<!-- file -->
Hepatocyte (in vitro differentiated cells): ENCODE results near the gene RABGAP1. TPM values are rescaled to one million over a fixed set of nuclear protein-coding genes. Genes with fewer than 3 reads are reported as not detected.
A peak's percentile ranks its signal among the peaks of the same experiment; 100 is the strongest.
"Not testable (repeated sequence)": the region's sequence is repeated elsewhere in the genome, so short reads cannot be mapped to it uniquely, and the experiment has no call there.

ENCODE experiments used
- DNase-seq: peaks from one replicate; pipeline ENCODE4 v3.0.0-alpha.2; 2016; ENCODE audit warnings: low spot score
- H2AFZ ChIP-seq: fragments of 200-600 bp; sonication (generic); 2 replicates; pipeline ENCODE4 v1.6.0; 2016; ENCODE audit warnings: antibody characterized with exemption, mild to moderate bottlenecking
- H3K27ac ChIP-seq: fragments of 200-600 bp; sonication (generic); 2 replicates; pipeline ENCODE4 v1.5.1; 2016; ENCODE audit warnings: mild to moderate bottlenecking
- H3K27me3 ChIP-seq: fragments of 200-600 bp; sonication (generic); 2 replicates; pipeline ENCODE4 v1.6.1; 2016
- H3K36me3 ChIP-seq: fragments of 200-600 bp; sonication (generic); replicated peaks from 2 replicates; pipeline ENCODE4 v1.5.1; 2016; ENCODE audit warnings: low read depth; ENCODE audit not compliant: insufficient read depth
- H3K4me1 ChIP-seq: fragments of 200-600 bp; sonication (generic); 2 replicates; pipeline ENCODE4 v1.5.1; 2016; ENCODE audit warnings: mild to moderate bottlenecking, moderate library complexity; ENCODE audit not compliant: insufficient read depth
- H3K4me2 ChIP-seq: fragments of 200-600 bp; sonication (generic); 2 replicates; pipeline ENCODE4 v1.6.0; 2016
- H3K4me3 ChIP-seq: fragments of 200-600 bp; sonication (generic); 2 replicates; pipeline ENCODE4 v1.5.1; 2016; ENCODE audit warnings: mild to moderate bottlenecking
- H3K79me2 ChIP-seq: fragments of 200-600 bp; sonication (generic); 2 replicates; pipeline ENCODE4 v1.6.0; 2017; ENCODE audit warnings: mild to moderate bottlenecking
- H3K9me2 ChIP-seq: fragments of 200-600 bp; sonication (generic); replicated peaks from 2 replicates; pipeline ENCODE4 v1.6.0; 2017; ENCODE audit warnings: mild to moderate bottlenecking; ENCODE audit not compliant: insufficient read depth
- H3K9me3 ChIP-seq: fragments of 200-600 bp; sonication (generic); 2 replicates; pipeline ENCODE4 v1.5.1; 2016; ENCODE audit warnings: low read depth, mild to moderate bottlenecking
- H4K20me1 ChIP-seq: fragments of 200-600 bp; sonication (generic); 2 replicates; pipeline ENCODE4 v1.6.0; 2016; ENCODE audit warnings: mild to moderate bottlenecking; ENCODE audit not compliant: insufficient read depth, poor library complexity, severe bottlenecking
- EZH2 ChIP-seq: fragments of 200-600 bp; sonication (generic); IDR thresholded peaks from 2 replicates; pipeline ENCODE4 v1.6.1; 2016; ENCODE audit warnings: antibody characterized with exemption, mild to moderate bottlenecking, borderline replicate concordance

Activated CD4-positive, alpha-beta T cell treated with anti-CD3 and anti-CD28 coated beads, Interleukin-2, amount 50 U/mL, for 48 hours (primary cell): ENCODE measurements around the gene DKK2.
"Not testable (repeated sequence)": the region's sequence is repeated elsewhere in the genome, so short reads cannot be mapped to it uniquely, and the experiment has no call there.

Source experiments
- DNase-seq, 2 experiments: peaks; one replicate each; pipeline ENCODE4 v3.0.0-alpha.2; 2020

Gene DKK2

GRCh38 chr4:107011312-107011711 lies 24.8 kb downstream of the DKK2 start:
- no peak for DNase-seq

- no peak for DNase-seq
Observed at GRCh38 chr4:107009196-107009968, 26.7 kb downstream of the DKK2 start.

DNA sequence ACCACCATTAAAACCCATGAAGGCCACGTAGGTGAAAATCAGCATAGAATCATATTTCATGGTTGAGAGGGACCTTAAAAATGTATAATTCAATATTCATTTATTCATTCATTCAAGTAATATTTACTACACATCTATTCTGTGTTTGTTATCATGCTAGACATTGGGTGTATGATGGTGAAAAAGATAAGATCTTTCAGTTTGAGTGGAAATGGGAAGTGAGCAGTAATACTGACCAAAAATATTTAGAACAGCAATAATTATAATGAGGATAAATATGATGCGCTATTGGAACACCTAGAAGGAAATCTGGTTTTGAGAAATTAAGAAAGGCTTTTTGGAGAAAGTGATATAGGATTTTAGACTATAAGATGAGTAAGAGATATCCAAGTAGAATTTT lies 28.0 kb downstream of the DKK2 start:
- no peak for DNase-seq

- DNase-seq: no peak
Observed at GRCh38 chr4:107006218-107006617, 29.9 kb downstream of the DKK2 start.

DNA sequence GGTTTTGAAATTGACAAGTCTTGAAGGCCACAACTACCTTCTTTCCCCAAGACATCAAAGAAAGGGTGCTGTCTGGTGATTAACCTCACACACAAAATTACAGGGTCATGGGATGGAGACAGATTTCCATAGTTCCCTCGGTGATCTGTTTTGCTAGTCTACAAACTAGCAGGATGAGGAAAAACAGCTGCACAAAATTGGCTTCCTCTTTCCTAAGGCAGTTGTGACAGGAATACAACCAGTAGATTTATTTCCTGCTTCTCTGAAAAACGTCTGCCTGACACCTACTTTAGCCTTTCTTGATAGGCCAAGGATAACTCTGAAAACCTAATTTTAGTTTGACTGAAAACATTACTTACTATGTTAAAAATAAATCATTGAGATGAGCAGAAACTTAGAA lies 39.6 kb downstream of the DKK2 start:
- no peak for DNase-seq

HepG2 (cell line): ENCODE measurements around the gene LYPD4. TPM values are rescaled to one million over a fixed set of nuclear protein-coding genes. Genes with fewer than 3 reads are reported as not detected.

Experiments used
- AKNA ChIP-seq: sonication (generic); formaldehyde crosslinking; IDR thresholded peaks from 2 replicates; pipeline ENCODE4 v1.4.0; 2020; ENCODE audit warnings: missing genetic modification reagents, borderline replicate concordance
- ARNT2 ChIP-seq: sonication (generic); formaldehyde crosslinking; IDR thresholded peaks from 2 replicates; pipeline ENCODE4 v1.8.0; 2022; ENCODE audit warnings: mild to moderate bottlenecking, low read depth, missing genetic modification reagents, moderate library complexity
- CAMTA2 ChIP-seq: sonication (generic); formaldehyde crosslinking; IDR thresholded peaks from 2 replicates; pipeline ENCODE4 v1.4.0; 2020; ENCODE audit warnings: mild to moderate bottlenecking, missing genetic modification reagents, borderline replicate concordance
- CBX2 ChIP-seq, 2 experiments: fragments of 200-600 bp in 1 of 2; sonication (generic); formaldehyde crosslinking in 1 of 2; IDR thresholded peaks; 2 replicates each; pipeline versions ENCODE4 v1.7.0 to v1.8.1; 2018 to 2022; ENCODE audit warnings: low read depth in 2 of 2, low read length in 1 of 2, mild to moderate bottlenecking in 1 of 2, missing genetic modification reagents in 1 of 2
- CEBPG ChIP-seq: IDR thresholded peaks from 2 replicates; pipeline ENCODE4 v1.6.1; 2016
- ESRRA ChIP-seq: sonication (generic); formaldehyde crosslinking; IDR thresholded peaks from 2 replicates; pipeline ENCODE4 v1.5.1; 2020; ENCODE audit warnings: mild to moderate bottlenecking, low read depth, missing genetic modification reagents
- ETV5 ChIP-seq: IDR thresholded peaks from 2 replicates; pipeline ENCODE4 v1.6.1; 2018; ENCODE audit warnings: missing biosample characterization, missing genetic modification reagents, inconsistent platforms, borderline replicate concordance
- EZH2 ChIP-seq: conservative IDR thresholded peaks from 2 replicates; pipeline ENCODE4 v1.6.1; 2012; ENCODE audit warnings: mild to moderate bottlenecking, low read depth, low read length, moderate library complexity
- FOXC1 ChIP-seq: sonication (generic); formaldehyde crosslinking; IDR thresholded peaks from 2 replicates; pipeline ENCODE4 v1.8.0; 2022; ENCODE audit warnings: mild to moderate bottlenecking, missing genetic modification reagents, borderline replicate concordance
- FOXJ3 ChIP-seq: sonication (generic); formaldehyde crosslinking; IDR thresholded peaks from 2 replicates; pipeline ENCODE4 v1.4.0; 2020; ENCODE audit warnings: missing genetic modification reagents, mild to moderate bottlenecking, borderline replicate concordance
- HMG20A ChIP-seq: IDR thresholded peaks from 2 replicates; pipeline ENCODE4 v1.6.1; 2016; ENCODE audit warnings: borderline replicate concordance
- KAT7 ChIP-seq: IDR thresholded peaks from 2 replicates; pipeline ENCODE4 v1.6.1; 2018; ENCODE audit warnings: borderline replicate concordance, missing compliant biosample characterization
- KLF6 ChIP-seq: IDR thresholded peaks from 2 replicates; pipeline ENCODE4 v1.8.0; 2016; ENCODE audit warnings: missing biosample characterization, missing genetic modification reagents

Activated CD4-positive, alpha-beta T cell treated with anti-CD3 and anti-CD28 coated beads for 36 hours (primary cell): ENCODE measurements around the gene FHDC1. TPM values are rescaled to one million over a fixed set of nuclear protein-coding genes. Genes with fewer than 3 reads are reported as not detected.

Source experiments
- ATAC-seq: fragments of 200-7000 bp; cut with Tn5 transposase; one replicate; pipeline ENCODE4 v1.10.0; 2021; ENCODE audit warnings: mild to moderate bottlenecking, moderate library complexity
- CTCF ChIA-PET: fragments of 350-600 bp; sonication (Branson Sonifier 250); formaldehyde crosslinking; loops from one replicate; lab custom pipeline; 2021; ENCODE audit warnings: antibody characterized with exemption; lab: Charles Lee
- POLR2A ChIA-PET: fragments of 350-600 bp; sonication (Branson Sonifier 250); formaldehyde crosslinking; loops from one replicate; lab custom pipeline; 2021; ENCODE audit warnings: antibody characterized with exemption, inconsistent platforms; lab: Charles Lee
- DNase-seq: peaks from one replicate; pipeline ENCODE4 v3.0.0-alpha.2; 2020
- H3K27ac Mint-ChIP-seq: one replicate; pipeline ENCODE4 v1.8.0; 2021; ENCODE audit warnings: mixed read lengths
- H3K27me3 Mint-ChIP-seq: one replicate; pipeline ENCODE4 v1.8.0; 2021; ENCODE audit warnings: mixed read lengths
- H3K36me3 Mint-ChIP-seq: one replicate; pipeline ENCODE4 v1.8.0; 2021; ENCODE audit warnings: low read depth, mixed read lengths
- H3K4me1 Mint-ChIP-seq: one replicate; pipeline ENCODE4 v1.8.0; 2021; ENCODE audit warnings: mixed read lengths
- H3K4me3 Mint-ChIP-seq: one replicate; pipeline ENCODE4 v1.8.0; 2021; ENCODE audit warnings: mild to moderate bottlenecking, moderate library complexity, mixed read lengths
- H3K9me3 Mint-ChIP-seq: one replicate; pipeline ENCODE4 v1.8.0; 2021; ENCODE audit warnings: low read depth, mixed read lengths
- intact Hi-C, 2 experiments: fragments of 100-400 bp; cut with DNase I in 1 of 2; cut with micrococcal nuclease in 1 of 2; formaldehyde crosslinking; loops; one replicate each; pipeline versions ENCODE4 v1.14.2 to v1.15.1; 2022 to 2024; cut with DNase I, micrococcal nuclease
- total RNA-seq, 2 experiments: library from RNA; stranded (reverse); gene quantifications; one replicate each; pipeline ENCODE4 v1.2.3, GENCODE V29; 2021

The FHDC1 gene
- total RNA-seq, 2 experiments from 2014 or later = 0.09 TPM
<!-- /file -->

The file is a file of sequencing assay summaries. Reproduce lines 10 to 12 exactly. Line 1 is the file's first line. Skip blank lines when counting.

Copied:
- H3K4me1 ChIP-seq: fragments of 200-600 bp; sonication (generic); 2 replicates; pipeline ENCODE4 v1.5.1; 2016; ENCODE audit warnings: mild to moderate bottlenecking, moderate library complexity; ENCODE audit not compliant: insufficient read depth
- H3K4me2 ChIP-seq: fragments of 200-600 bp; sonication (generic); 2 replicates; pipeline ENCODE4 v1.6.0; 2016
- H3K4me3 ChIP-seq: fragments of 200-600 bp; sonication (generic); 2 replicates; pipeline ENCODE4 v1.5.1; 2016; ENCODE audit warnings: mild to moderate bottlenecking